Chinese man accused of stealing $168 million through football betting app scam in India

Chinese man accused of stealing $168 million through football betting app scam in IndiaChinese man accused of stealing $168 million through football betting app scam in India
via PxHere
A Chinese national fled to China after Indian authorities learned of a football betting app scam that swindled hundreds of millions of dollars out of over a thousand users.
Uncovering the scam: India’s Central Investigation Department (CID) established a Special Investigation Team (SIT) after learning about the scam that targeted people aged 17 to 75 in the Indian states of Gujarat and Uttar Pradesh in June 2022.
How they pulled it off: Officials explained that a group of scammers launched a football betting app called “Dani Data,” which operated for nine days before suddenly going offline. The users lost all of their investments despite the app promising “substantial returns.”
Unmasking the mastermind: CID’s SIT discovered that the mastermind behind the scam was a Chinese national named Woo Uyanbe from Shenzhen, China. He reportedly began his operation in Patan, a municipality in Gujarat, and Banaskantha, another municipality in the state.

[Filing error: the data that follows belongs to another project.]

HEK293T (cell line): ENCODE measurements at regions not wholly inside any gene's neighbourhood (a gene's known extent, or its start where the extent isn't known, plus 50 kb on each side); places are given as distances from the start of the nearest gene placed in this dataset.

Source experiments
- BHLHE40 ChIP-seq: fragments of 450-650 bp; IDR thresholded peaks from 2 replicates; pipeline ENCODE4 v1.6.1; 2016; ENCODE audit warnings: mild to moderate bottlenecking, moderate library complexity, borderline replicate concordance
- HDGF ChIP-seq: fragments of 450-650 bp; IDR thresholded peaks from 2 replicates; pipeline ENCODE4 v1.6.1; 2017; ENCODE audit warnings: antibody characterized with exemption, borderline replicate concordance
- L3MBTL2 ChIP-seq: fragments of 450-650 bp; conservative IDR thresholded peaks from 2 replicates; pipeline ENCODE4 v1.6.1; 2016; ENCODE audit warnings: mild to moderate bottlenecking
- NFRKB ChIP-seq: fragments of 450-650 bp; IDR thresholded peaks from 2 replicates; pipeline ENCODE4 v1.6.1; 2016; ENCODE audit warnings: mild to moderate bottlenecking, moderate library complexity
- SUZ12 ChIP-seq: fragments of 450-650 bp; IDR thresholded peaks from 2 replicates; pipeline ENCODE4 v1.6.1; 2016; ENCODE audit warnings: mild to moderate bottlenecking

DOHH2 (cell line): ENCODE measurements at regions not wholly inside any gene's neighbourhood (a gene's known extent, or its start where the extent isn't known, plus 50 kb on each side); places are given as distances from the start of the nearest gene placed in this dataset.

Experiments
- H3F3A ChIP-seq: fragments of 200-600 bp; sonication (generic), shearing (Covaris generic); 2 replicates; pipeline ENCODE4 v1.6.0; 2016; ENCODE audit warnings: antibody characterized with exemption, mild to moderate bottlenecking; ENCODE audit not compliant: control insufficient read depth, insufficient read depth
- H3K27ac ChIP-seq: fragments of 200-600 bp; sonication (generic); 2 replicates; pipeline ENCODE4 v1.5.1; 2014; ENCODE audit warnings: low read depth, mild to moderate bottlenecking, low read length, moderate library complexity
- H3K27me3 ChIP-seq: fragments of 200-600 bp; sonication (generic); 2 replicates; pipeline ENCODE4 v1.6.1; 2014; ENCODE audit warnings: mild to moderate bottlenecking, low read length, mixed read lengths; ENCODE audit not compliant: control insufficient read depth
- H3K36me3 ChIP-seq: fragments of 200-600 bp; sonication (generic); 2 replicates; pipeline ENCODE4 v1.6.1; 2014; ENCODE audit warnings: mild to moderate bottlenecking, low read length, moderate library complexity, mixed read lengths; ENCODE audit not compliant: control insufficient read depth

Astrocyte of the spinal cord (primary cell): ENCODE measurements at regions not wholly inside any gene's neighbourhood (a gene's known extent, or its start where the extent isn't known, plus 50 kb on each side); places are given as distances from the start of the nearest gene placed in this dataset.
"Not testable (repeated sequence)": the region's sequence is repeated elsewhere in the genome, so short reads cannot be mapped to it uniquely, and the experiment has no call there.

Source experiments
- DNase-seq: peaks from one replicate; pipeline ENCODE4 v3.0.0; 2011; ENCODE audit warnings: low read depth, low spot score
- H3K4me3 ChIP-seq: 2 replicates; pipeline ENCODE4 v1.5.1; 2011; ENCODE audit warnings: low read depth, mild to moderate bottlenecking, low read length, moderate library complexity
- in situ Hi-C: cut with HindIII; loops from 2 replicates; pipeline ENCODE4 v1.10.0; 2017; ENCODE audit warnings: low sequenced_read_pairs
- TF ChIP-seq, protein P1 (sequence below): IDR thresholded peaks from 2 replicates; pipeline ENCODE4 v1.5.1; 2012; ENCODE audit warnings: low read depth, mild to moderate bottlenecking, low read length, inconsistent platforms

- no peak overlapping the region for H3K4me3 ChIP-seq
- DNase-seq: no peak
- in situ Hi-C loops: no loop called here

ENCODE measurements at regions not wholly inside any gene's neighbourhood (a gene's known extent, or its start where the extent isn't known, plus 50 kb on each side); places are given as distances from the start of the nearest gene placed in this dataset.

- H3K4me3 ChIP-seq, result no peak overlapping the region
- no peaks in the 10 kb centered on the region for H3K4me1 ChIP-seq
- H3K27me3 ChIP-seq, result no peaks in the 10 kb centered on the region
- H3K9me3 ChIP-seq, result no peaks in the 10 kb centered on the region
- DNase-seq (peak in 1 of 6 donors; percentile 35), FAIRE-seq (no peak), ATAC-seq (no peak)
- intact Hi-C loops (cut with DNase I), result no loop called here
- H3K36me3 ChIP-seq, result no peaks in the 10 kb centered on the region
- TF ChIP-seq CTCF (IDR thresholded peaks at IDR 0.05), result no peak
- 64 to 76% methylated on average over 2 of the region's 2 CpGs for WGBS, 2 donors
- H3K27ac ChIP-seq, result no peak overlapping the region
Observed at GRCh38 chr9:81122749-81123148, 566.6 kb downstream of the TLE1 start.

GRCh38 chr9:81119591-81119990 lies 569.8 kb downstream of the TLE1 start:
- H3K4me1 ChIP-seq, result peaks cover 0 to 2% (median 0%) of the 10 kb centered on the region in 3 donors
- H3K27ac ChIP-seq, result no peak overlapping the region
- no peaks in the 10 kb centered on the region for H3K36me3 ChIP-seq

The scammer purportedly lured some locals into helping him create the sports betting scam on the promise of wealth and launched the app in May 2022.
The financial damage he caused: According to authorities, the man, whose Chinese name is Wu Yanbo, took off with $168 million from 1,200 users.
Arrested individuals: Even though Wu managed to evade authorities, officials said they have already apprehended nine people connected to the scam, some of whom purportedly helped the mastermind transfer money through underground channels via overseas shell companies, one official told Voice of Asia.
Those arrested include Manojkumar Patel, Vrushab Makwana and Vijaykumar Jadan Ram, who were partners at TK Color Pvt. Ltd, a New Delhi-based company in which Wu was a director.
The crime continues: Indian authorities discovered that Wu is still operating in Shenzhen, Hong Kong and Singapore.
What they are doing: Although they still lack sufficient evidence to file for an extradition for Wu, Indian police are reportedly planning to approach Interpol to help with the process.

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